Vanessa Ball | 01.25.2017

While 9/11 may have been the impetus for the largest fence-building frenzy in the United States, the first fence construction efforts actually began in 1990 with a 66-mile steel barrier moving east from the Pacific Ocean just south of San Diego. Unfortunately, this rather short section of fence was not the last. Following the 9/11 terrorist attacks, President George W. Bush signed into effect the Secure Fence Act with the aim of constructing 700 miles of additional fence on the border between the U.S. and Mexico. Under Department of Homeland Security oversight, 36 major federal regulatory acts were waived in an attempt to expedite this goal. The environmental laws pushed aside included the Clean Water Act, Endangered Species Act, Migratory Bird Treaty Act, and the National Historic Preservation Act, to name just a few. Environmental organizations like The Sierra Club and Defenders of Wildlife protested mightily, but they won mostly small victories.

In 2010, fencing was put on hold and environmental groups on both sides of the border breathed a sigh of relief. Now, with the arrival of President Trump in office and a Republican-held Congress, the threat to wildlife has returned. With an executive order signed in his first full week in office, President Trump has doubled down on his promise to finish the wall separating the U.S. from Mexico. While the human impact cannot be understated, the much-less-discussed impact on wildlife will also have potentially catastrophic results.

The majority of the still-open border lies along the eastern half of the line. When construction in Texas first began in 2009, according to Newsweek, the Texas Parks and Wildlife Department prepared a list of potentially affected species that included 10 endangered plant and animals species, nearly two dozen threatened species, and dozens of species of concern. In spite of these valid and serious concerns, the wall was built anyway.

The effects of the wall as it currently stands have been dramatic. In just the Rio Grande Valley of Texas alone, three national wildlife refuges have had their habitats cut by the fencing projects and associated destruction caused by construction. Due to the waiver of environmental law requirements, DHS did not look at the ecological impacts in these sensitive areas. Because of the sinuous nature of the Rio Grande River (which happens to serve as the border marker between the two countries) and treaties that forbid construction on its flood plains, the straight-line fencing has created isolated pockets of no-man’s land between the fence and the river’s edge. Private homes, wildlife sanctuaries, and even golf courses have found themselves on the “wrong” side of the fence. The logic is incomprehensible.

As outdoor recreationalists, we seek out places of natural beauty, rich in wildlife, and diverse in scope. While we may never see the elusive jaguar that roams the “Sky Islands,” a chain of mountain ranges that connects Central America to the Rocky Mountains, or spot a jaguarondi, a small wildcat currently at risk in both Mexico and the U.S., it is upon us to protect their habitats. When small and large predators are removed from an ecosystem, cascading effects ripple through to other plants and animals. Fencing will harm even the tiniest of creatures. Even those animals that can navigate over the fence, like migrating birds, will still have difficulties such as light pollution to contend with. The isolating effects on small populations of endangered animals must also be highlighted. When a tiny remaining population is isolated, the genetic material available for the continuation of the species is reduced as the animals become weakened through inbreeding.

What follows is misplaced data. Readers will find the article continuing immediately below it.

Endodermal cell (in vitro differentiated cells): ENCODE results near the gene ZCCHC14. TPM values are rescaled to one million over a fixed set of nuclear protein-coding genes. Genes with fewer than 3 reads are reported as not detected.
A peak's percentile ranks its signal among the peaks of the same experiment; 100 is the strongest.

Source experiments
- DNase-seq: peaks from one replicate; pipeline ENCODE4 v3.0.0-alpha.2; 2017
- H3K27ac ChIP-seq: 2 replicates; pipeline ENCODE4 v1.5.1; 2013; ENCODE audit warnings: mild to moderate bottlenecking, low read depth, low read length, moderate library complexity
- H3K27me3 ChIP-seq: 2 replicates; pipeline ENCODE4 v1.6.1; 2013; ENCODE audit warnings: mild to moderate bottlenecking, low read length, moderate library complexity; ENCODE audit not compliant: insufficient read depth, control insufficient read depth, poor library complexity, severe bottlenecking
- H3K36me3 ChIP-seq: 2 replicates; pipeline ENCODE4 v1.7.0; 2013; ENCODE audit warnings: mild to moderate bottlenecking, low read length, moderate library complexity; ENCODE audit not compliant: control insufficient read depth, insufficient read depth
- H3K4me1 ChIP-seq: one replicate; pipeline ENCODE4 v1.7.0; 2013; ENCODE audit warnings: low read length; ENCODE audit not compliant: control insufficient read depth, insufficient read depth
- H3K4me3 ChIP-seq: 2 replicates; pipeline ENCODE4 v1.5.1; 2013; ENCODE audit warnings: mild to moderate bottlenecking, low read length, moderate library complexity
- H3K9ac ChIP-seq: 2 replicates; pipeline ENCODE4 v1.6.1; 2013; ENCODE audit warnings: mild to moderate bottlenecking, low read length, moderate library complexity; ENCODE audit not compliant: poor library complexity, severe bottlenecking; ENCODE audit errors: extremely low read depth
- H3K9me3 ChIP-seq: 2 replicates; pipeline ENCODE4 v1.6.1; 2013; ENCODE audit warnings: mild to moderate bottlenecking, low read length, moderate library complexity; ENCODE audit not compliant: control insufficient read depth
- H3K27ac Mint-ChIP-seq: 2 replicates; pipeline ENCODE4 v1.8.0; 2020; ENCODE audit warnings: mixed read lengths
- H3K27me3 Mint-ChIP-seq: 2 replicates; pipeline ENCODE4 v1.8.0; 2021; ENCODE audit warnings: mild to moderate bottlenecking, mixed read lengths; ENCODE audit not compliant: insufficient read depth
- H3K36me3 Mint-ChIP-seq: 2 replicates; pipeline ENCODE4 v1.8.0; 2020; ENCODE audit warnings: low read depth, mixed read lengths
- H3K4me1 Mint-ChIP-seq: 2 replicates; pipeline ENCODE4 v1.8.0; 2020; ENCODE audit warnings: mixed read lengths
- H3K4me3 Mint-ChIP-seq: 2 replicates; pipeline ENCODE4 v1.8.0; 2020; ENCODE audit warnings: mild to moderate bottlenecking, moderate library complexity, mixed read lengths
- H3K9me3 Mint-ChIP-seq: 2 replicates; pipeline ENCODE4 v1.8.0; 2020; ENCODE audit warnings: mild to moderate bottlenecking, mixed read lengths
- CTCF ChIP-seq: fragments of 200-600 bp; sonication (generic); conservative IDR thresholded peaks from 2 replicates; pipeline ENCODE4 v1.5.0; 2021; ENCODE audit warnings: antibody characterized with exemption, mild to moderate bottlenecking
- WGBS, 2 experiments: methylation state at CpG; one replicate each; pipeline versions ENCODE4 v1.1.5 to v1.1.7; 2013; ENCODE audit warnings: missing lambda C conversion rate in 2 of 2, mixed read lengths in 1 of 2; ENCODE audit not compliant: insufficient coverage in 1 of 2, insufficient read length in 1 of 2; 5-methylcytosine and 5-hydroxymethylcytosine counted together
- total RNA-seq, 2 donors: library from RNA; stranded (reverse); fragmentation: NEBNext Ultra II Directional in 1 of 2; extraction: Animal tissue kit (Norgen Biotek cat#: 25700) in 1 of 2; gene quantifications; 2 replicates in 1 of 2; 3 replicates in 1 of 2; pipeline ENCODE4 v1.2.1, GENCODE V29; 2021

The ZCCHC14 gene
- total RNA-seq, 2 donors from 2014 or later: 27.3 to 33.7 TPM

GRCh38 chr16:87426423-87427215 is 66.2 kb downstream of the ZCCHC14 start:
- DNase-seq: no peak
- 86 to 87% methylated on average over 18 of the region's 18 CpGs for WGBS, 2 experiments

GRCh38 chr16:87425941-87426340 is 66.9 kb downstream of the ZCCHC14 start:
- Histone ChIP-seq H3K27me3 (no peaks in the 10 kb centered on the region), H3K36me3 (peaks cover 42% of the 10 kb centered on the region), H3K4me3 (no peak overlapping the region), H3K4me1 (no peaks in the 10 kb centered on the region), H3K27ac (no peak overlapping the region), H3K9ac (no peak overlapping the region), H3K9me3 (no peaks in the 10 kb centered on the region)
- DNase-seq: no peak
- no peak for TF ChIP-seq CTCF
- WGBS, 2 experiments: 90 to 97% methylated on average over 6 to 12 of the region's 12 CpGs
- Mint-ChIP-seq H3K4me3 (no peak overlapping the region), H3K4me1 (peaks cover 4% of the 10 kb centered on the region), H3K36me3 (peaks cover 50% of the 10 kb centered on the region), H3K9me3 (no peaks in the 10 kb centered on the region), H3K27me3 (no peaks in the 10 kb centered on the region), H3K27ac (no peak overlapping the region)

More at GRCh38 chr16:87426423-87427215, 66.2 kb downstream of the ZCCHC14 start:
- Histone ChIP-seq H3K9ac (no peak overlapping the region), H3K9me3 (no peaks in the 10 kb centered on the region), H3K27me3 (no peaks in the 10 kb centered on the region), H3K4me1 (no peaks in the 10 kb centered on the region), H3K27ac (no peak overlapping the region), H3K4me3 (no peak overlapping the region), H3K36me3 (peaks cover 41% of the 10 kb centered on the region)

Recreation related to wildlife brings in nearly half a billion dollars to Texas alone, as people are drawn to an area classified by Conservation International as one of only five High Biodiversity Wilderness Areas in the world. Renewed construction will certainly affect the people who enjoy this unusual environmental resource for recreation. Before any new construction takes place, the protocols already in place for the protection of endangered species must be utilized. Environmental Impact Statements from all relevant agencies that comply with the National Environmental Policy Act are a requirement and should not be sacrificed merely to expedite construction. Building this wall will not stop drug smuggling or illegal immigration, or even terrorism. It will, however, stop the natural movement of animals through an incredibly unique ecosystem. A nearly 20-million-year history of ebb and flow in wildlife will be curtailed because of short-sighted policy.

Make your voice heard by reaching out to your representatives, preferably with a phone call. You can easily search for their contact information to express your concerns on current events using tools like the Countable app. Read the executive order in full here. Stay informed and discuss this with your family and friends. Have you visited or traveled near the border? Consider posting your images to social media, with the hashtags #ALYGAD, #resist, and #NoBanNoWall.


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